08 January 2015

Love and hate in post-election Sri Lanka

After the 'fact' of election, voters who were 'makers' turn into 'recipients of generosity' for the most part.
If they are lucky.  Life does not stop, though.   [pic from www.sportskeeda.com]
This was first published in the Daily Mirror on February 4, 2010, just after the last Presidential Election.  It spoke to the political culture we live in, which we by crimes of commission and omission sustain and even make worse.  Perhaps things haven't changed much in the five years that followed.  Perhaps we can look forward to something better.  If we were to reflect.  'Self-reflect,' that is. 

There could be a country where perfect elections are held, a country where there are solid election laws, where society is so flat that contenders have no choice but to operate on an even playing field, a country that is so fiercely independent and the media so neutral and responsible that the outcome will depend on the consideration of three things, essentially: candidates’ track records, manifestos and trustworthiness as perceived by the voter. 

In that country, candidates would execute clean campaign free of mudslinging without letting rhetoric and emotion subvert respect and reason, an informed citizen would vote early and frequently, there would be a violence-free campaign and an incident-free election-day, smooth operations at polling stations and counting centres and a sober and dignified acceptance of the people’s verdict by winners and losers. 

I don’t think such countries exist.  We live in social, political and cultural landscapes that are anything but flat and orderly and where people go about in the dispassionate manner described above.  We live in societies that are fractured along lines of class, caste, gender, age, region, ethnic and religious identity and ideological bent. 

These social formations are further compromised by institutional structures that empower politician and dwarf citizen, privilege the powerful and by an overall political economy that allows those who do no have the vote to influence the voter and allows forces that operate against the national interest to employ carrot and stick as befits political moment to engineer result. 

There is so much division, so much anger, so much frustration, so much greed, so much bitterness, many axes to grind, such high stakes, so little integrity, so little wisdom, such inability to treat things with equanimity that we should be surprised that elections only result in scarring walls, bruising egos, some fisticuffs and a few deaths. 

We have come far from the time of voter impersonation, switching ballot boxes and the kind of intimidation of voter and elections official we saw in 1988 when some 800 people were killed on election day alone.  In a certain sense we have gone further than the USA where despite appearances fraud takes place long before election day, continues after polls close, and where computer-voting not leaving a paper trail to investigate possible fraud has been a serious concern and may have cost both Al Gore and John Kerry presidential terms.  And yet, we have a long way to go still.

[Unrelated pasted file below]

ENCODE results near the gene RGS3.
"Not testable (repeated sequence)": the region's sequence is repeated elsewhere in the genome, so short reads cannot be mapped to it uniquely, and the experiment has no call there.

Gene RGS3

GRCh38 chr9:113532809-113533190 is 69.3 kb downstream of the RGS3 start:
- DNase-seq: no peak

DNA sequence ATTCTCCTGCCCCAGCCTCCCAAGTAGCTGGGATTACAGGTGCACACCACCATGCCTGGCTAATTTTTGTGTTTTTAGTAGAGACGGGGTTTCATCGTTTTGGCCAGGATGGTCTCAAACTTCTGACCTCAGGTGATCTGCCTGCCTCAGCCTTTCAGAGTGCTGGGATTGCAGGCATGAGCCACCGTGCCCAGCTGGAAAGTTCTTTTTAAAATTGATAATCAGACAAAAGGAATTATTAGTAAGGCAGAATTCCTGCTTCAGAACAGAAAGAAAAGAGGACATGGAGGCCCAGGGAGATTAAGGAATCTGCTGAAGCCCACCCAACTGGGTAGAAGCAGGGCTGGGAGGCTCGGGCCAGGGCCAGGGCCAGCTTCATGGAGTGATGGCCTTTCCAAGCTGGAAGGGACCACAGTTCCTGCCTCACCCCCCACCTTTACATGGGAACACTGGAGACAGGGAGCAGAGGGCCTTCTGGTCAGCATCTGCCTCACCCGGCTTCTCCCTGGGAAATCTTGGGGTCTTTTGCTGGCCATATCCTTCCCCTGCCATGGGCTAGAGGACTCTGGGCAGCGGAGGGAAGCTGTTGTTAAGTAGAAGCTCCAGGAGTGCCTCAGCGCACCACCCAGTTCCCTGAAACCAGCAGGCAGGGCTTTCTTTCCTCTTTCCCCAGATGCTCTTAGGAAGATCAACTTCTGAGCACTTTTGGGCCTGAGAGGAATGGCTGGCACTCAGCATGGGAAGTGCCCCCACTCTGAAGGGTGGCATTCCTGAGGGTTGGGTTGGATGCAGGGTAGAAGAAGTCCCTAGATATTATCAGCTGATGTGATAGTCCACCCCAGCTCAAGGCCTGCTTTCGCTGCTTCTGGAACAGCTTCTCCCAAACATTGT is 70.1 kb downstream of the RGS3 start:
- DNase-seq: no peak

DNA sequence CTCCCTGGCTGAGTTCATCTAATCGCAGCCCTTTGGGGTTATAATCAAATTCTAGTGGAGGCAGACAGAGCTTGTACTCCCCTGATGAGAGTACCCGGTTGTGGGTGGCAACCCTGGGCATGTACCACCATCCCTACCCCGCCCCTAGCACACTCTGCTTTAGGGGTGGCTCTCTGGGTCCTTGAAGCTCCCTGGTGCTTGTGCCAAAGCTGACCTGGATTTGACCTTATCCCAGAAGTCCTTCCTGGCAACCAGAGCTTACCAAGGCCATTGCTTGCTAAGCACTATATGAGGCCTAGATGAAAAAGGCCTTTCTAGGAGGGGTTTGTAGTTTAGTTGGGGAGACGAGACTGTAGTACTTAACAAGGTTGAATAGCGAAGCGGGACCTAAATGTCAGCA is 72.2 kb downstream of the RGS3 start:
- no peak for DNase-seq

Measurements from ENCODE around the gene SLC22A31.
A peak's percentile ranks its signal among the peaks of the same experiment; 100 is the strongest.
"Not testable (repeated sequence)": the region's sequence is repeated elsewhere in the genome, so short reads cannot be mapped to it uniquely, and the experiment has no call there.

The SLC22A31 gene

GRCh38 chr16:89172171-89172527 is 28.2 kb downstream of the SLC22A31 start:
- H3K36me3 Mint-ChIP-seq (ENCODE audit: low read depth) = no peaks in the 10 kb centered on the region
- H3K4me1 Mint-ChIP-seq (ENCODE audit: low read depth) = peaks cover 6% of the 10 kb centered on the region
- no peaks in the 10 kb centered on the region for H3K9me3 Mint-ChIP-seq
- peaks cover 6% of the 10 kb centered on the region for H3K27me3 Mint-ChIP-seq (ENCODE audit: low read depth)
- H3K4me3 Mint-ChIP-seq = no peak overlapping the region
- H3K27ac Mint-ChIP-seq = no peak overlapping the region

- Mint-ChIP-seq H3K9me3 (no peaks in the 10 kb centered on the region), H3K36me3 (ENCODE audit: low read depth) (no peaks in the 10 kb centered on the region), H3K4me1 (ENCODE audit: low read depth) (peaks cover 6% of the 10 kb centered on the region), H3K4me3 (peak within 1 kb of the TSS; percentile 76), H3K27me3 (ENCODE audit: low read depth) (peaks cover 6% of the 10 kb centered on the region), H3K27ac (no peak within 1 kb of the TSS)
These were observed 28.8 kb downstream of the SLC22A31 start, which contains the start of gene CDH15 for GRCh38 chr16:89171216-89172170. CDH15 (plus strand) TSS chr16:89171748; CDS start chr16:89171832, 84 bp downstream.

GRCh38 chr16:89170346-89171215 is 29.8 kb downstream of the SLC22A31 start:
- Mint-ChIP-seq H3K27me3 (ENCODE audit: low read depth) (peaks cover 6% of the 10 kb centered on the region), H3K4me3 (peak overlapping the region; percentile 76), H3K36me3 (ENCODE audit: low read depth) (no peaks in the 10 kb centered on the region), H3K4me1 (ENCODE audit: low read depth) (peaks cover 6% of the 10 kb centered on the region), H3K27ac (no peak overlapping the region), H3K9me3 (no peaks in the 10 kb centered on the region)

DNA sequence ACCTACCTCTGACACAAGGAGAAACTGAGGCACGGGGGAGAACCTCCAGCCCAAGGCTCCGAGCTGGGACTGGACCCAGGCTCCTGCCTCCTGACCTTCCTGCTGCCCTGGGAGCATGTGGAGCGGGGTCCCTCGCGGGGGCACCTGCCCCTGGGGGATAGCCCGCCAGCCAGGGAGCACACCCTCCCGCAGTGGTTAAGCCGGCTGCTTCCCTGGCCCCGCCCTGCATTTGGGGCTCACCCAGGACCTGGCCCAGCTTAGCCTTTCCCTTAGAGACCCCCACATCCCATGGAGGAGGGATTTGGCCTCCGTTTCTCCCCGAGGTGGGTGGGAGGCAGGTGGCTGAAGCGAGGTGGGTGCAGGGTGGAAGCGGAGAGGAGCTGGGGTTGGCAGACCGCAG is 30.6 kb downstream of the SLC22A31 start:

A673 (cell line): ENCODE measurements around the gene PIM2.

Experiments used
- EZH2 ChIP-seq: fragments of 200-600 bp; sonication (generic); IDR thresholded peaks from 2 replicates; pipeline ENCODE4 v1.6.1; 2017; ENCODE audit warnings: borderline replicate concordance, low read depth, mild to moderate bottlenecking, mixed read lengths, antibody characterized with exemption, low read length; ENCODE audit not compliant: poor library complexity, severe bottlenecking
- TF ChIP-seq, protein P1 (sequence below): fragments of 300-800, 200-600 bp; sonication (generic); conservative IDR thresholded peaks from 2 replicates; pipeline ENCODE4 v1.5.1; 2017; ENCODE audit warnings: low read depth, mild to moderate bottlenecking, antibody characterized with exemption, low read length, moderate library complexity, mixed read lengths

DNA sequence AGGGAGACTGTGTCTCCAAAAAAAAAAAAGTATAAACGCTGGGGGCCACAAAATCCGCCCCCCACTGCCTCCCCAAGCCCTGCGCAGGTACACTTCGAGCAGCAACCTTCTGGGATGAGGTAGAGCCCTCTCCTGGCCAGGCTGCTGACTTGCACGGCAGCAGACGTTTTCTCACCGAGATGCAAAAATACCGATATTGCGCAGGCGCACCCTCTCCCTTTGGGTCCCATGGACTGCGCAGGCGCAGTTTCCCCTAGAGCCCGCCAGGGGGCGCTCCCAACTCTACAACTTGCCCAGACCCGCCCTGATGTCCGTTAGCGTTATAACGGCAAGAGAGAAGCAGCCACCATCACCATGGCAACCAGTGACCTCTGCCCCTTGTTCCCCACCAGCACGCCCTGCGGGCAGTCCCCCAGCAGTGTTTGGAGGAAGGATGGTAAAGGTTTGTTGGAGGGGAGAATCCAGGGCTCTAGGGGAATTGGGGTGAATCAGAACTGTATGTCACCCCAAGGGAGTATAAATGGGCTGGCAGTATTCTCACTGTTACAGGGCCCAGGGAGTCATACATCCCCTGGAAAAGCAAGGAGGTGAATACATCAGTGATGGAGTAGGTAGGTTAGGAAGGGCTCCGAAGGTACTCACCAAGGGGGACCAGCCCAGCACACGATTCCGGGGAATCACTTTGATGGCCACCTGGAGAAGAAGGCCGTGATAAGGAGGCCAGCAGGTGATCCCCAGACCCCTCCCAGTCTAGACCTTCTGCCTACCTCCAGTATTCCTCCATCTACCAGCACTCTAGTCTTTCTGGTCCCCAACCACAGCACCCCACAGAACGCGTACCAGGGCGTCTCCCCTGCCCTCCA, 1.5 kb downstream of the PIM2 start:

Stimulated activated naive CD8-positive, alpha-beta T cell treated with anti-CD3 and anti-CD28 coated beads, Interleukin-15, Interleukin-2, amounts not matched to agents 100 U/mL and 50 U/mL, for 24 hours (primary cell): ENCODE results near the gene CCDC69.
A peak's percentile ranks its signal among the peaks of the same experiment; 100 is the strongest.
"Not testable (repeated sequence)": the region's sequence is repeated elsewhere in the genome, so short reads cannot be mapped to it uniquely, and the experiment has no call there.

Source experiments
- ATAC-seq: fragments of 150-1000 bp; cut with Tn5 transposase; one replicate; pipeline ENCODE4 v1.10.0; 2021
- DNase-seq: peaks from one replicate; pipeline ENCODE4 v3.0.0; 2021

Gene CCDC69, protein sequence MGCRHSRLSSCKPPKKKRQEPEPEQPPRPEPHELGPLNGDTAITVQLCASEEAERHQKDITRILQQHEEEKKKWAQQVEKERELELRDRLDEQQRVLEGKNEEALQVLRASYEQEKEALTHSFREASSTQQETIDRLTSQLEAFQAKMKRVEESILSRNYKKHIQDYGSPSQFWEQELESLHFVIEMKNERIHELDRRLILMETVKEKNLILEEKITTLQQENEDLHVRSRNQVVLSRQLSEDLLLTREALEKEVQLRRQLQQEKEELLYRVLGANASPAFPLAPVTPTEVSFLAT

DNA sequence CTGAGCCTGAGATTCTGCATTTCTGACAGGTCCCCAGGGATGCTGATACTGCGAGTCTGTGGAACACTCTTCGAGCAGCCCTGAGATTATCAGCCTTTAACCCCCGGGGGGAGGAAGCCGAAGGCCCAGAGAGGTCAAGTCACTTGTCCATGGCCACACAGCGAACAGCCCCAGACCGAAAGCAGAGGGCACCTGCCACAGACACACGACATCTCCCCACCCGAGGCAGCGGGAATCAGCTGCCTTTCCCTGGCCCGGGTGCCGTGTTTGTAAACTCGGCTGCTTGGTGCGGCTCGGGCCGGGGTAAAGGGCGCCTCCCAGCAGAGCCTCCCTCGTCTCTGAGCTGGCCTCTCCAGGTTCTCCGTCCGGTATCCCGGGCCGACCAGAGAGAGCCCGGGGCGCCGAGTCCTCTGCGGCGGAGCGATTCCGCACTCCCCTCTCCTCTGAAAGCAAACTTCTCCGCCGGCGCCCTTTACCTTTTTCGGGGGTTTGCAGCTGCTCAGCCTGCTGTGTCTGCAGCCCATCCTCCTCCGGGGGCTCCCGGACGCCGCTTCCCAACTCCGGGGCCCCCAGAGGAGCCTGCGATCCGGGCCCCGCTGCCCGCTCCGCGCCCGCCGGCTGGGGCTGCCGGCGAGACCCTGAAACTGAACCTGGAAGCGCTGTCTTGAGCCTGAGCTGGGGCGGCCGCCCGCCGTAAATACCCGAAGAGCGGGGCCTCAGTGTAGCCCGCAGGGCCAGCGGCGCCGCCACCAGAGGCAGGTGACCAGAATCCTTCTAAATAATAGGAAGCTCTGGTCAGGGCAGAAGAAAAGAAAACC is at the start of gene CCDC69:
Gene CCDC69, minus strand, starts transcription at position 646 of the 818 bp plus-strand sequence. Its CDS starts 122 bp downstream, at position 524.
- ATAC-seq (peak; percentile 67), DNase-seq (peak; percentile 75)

The recently concluded election was about a lot of things but they can all be collapsed in a sense to two things: love and hate.  There was after all a subtext to the process that dwelled on things like patriotism and treachery.  While one is not exactly required to love one’s political opponent, this particular election was marked by a kind of hatred that was absent in previous presidential races.  This was evident in the rhetoric, the tone, the emails and text messages that were floated around, the websites constructed specifically to support the candidates, the posters, the advertisements and especially in the case of the state media, the advertorials. 

When the stakes are as high as they were in this election it is not unnatural for human beings to slip to such levels and adopt a by-any-means-necessary approach to the task at hand.  When this happens campaigns quickly change gears and tend to draw from that which is worst in society.  It leaves a bad after-taste and the foul odours take a lot of time to go away. 

Today we are in a post-election moment and two things that could have helped restore sanity and bring closure to what was an ugly and distasteful two months seem to be hard to come by: the grace to accept defeat and humility in victory.  It is not wrong to be jubilant in victory, especially after a long, grueling campaign where pre-election hype inflated considerably the key contender’s chances.  It is not wrong to feel cheated when one thought one could to fly and realized that one can only jump. There is however a difference between jubilation and gloating, just as there is a difference between disappointed and being a sour loser.  Sadly, it the gloating and the sour-loser syndrome that have been most apparent in the days following the election.  It is so apparent that enumerating instance and commenting on example are unnecessary.